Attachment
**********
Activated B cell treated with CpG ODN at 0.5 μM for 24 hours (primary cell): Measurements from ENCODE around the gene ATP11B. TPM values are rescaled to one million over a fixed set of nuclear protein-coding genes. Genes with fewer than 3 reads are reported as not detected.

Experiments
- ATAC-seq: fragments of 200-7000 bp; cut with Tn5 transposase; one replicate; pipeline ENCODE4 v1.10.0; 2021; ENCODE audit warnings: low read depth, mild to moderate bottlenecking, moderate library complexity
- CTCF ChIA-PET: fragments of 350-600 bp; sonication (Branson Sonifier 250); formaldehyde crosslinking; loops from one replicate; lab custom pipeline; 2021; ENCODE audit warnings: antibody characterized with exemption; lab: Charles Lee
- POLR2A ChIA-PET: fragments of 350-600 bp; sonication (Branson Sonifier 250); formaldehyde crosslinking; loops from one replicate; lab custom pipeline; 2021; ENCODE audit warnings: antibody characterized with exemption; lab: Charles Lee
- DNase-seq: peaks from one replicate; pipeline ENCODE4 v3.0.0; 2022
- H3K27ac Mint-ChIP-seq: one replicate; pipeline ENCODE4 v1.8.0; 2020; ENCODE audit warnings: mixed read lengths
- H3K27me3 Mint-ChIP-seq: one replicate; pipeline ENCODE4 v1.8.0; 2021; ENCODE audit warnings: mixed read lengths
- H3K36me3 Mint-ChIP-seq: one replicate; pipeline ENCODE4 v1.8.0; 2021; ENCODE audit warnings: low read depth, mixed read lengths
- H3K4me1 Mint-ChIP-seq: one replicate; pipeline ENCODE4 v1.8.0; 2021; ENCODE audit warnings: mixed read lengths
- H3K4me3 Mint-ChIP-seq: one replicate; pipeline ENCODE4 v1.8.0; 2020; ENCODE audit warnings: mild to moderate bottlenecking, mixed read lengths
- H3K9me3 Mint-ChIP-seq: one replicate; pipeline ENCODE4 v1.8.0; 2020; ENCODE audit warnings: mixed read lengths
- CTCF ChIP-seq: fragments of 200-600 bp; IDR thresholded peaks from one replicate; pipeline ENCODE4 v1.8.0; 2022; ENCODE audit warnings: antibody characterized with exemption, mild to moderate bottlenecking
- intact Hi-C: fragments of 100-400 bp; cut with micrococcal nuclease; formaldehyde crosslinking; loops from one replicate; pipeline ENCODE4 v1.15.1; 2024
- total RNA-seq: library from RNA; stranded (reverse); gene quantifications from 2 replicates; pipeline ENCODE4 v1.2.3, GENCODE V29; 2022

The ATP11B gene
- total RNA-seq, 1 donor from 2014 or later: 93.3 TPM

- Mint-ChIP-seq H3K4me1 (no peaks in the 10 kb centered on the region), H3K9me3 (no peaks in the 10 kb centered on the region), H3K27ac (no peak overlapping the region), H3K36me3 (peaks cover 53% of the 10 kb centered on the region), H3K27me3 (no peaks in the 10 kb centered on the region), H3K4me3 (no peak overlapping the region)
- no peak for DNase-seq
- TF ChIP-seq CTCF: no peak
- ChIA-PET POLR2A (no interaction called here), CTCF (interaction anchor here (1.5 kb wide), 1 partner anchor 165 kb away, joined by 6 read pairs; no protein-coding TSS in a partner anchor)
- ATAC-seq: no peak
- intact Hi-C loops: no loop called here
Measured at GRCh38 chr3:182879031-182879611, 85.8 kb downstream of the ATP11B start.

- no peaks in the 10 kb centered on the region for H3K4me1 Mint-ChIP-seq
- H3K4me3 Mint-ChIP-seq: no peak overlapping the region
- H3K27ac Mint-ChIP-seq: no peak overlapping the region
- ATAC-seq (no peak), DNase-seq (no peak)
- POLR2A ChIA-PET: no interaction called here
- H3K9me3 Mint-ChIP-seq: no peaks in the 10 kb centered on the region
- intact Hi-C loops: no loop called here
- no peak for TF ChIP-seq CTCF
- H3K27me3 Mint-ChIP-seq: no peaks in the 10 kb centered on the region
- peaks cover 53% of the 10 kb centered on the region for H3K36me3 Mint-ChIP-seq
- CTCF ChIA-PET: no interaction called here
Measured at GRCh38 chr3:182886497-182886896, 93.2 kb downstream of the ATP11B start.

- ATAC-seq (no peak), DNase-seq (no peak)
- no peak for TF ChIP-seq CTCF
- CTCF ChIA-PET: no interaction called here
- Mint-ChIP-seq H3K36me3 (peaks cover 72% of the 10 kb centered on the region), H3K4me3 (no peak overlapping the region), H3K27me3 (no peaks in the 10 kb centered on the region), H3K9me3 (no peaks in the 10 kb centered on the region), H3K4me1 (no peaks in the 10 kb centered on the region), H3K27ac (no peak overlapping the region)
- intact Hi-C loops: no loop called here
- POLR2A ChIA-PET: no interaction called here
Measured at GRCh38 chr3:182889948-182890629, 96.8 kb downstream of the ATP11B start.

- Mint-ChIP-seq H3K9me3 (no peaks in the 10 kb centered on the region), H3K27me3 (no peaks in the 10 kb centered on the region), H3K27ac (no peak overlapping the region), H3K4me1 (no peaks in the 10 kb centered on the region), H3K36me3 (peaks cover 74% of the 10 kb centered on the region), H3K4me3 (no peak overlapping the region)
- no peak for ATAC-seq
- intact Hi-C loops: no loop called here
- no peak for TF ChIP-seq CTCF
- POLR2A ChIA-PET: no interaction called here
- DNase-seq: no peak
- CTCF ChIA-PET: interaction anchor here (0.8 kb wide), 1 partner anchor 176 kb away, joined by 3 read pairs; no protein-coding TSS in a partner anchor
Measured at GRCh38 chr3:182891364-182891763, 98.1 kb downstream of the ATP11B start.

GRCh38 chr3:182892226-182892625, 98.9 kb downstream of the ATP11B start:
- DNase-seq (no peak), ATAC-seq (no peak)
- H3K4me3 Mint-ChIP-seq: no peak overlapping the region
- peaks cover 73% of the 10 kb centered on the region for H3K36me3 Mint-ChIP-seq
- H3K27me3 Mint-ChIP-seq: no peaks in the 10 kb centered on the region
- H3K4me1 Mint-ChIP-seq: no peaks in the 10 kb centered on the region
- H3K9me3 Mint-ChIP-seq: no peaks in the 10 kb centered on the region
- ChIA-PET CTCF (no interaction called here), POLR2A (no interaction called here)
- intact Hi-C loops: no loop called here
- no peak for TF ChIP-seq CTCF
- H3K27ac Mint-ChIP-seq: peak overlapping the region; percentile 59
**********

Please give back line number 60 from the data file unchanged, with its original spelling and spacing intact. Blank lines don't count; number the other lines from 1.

- intact Hi-C loops: no loop called here